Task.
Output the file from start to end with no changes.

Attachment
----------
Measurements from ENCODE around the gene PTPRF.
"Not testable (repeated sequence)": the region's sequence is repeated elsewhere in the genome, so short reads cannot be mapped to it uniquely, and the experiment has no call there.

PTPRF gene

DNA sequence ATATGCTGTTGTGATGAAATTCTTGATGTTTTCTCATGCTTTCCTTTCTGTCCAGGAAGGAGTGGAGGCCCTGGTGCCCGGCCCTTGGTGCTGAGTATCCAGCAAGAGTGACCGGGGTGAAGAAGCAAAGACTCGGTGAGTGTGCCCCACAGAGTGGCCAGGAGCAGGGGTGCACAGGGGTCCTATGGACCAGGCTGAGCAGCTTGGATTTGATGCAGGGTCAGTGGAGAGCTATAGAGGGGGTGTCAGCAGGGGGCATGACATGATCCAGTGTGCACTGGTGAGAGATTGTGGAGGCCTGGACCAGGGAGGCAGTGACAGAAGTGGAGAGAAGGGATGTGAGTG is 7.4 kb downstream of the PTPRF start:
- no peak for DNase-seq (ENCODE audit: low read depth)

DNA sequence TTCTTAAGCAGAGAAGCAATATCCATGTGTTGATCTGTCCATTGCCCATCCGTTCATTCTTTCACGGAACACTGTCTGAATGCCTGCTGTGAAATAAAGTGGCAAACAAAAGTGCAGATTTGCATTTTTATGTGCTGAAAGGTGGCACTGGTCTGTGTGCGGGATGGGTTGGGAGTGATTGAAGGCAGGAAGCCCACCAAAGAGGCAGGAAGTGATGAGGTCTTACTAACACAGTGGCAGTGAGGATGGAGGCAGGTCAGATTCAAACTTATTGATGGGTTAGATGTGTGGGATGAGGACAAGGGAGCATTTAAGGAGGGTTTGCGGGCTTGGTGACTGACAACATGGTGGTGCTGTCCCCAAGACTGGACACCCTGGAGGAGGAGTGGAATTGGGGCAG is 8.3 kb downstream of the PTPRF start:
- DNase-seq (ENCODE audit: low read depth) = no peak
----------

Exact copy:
Measurements from ENCODE around the gene PTPRF.
"Not testable (repeated sequence)": the region's sequence is repeated elsewhere in the genome, so short reads cannot be mapped to it uniquely, and the experiment has no call there.

PTPRF gene

DNA sequence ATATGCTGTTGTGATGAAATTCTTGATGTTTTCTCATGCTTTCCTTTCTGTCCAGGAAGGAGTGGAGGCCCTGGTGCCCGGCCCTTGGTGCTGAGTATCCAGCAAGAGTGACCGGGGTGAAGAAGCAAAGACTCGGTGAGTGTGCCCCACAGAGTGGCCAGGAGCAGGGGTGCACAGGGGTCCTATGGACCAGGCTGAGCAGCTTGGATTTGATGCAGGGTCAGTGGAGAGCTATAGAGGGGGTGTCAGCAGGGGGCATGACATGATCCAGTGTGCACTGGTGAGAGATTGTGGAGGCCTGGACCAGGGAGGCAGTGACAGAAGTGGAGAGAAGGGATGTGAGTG is 7.4 kb downstream of the PTPRF start:
- no peak for DNase-seq (ENCODE audit: low read depth)

DNA sequence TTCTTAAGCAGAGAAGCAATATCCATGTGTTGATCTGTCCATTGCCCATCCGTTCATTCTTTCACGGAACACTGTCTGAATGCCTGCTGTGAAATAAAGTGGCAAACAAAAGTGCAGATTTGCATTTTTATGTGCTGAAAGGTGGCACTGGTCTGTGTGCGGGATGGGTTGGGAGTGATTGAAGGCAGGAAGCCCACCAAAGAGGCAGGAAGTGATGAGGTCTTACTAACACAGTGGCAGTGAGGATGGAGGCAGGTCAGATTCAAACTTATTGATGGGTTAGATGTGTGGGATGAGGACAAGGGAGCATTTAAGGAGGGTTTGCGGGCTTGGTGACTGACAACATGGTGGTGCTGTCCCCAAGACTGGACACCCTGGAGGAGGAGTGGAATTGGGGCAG is 8.3 kb downstream of the PTPRF start:
- DNase-seq (ENCODE audit: low read depth) = no peak